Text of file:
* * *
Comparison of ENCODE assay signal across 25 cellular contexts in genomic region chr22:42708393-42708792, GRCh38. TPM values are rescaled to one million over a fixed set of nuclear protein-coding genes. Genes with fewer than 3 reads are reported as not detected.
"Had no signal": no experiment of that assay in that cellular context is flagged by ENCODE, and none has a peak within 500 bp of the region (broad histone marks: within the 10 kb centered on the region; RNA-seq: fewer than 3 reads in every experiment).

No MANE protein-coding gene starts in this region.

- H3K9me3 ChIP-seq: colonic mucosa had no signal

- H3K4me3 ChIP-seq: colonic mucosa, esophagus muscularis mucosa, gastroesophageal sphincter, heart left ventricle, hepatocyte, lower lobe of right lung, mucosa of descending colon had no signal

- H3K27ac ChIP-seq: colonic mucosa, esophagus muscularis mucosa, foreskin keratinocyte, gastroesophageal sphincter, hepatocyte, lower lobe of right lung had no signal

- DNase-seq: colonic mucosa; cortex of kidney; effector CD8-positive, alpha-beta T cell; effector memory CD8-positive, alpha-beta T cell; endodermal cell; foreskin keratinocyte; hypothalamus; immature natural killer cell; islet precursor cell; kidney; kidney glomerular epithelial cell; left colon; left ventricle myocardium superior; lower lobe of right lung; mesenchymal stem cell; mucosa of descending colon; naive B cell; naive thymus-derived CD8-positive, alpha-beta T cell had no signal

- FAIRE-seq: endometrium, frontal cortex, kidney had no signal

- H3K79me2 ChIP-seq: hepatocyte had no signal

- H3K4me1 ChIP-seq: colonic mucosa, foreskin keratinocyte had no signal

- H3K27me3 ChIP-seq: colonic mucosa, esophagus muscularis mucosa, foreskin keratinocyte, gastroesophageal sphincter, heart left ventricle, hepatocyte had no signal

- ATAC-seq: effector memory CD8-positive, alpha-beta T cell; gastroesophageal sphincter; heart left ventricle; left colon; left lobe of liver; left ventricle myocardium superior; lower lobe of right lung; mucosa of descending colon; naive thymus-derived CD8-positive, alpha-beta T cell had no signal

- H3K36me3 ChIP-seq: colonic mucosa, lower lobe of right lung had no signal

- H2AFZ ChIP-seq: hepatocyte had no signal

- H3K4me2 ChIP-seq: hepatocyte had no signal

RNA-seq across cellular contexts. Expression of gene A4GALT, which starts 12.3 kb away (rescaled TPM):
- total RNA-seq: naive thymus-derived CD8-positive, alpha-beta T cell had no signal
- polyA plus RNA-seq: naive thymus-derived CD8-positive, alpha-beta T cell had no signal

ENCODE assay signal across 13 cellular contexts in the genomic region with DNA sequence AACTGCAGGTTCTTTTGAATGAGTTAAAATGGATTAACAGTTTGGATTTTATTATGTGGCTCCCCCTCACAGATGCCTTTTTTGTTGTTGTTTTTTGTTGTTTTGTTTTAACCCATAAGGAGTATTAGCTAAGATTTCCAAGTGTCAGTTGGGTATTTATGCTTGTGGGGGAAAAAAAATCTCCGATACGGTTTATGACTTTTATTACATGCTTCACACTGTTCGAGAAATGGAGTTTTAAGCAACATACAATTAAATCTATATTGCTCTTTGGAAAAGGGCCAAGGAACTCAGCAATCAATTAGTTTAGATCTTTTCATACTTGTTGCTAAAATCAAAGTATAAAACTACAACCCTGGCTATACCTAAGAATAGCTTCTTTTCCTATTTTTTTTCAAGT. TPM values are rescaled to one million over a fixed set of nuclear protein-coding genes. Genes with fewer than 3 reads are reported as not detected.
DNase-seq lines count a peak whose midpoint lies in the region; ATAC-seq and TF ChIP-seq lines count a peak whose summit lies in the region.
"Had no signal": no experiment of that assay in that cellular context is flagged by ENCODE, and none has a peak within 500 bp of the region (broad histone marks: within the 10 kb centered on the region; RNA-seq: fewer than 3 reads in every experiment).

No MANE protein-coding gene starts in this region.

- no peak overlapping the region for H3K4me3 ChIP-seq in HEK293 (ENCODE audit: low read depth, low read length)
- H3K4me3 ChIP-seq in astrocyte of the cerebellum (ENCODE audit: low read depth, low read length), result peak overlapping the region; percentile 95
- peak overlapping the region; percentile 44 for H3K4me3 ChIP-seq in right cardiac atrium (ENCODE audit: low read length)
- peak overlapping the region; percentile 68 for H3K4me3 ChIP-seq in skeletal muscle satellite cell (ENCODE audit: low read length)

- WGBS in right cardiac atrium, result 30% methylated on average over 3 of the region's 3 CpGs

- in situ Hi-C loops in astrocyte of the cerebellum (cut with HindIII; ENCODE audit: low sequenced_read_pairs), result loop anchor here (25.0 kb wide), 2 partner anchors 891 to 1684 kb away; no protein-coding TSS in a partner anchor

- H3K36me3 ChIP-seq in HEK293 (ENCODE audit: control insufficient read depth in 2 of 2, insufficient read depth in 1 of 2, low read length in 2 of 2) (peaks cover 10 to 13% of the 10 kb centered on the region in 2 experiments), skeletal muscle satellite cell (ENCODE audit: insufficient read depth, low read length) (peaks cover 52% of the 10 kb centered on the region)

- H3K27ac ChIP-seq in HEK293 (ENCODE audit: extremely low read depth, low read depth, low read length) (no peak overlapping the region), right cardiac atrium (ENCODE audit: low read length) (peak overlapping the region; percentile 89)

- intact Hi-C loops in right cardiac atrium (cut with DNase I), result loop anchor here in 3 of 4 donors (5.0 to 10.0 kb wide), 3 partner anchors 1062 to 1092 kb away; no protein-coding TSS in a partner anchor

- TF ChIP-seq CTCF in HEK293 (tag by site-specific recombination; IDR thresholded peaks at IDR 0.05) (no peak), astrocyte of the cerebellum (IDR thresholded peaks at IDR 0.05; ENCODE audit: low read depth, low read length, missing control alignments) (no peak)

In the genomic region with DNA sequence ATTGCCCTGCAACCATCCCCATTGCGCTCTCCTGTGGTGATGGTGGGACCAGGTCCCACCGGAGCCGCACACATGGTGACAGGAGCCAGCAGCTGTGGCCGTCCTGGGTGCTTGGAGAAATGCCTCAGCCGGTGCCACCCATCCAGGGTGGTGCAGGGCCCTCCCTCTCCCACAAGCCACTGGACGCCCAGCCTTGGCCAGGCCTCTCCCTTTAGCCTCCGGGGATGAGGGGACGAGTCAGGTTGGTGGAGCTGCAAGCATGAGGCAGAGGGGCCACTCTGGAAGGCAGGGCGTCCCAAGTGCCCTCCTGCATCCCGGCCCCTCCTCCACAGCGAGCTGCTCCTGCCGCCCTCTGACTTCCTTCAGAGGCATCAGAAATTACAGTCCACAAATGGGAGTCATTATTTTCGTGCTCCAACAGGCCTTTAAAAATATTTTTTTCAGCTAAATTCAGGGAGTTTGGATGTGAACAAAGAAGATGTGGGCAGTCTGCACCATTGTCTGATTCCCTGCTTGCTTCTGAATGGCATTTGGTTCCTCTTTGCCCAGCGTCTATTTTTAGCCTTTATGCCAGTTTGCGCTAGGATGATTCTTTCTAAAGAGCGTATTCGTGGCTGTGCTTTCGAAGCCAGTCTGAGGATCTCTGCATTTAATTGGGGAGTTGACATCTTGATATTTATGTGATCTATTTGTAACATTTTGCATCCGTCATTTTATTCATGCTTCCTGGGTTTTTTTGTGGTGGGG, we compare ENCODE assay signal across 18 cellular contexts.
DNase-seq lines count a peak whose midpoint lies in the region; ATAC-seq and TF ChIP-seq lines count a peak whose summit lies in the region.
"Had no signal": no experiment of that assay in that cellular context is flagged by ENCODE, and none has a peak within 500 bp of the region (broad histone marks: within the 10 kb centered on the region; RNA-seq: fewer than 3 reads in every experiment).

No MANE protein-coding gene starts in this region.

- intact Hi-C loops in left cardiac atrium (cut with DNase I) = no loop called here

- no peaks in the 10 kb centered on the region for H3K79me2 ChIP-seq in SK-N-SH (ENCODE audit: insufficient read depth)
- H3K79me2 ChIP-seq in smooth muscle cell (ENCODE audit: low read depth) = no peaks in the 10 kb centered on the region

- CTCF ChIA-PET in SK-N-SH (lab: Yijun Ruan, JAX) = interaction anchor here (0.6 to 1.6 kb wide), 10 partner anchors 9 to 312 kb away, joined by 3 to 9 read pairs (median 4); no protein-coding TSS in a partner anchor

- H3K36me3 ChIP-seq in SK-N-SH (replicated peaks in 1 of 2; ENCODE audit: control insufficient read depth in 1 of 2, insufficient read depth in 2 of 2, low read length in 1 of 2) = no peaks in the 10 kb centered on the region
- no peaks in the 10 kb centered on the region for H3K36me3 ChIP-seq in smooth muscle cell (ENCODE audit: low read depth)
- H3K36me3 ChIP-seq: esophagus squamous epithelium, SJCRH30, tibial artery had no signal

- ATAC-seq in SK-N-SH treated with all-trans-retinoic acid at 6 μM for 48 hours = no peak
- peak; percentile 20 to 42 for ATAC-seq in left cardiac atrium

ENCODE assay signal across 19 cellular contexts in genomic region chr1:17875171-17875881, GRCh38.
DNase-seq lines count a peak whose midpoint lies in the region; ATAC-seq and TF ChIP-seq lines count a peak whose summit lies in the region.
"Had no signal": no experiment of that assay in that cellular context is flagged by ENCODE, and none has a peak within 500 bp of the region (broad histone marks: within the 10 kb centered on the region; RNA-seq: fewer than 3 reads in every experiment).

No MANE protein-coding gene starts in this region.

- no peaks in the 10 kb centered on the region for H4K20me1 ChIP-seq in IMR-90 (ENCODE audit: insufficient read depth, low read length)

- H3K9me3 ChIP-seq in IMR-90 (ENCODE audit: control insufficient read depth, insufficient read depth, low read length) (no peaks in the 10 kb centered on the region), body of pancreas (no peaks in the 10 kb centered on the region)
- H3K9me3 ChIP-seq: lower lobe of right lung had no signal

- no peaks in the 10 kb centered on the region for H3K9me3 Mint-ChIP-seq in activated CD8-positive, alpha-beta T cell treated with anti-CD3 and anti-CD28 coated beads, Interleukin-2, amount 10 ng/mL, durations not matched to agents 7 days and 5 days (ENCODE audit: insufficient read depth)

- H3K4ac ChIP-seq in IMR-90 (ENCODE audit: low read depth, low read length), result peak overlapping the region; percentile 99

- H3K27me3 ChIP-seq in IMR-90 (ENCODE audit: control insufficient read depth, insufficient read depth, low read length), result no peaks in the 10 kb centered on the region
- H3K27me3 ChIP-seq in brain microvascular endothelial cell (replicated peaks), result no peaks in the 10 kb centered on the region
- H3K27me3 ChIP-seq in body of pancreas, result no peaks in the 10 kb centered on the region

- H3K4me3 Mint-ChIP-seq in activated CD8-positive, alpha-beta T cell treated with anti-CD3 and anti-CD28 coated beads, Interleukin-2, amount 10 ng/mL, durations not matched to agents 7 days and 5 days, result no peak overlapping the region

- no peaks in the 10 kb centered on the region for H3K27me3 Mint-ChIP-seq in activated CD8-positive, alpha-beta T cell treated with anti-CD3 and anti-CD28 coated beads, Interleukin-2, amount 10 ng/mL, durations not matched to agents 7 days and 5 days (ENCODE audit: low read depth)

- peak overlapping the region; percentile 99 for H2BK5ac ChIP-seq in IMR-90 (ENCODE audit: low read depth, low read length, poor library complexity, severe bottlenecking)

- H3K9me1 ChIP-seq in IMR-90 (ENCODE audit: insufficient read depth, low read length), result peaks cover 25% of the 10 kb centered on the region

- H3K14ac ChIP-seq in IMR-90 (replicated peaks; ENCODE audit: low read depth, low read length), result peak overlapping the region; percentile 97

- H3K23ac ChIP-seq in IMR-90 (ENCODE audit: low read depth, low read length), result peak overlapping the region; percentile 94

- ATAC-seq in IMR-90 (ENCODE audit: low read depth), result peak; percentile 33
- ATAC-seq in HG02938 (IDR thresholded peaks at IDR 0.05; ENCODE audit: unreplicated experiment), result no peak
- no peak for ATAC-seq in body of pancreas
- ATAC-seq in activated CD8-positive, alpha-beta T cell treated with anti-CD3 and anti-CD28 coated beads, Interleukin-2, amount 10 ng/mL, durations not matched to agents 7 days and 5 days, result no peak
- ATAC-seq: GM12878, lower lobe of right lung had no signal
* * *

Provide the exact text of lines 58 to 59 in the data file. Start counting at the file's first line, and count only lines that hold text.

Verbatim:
- H3K4me3 Mint-ChIP-seq in activated CD8-positive, alpha-beta T cell treated with anti-CD3 and anti-CD28 coated beads, Interleukin-2, amount 10 ng/mL, durations not matched to agents 7 days and 5 days, result no peak overlapping the region

- no peaks in the 10 kb centered on the region for H3K27me3 Mint-ChIP-seq in activated CD8-positive, alpha-beta T cell treated with anti-CD3 and anti-CD28 coated beads, Interleukin-2, amount 10 ng/mL, durations not matched to agents 7 days and 5 days (ENCODE audit: low read depth)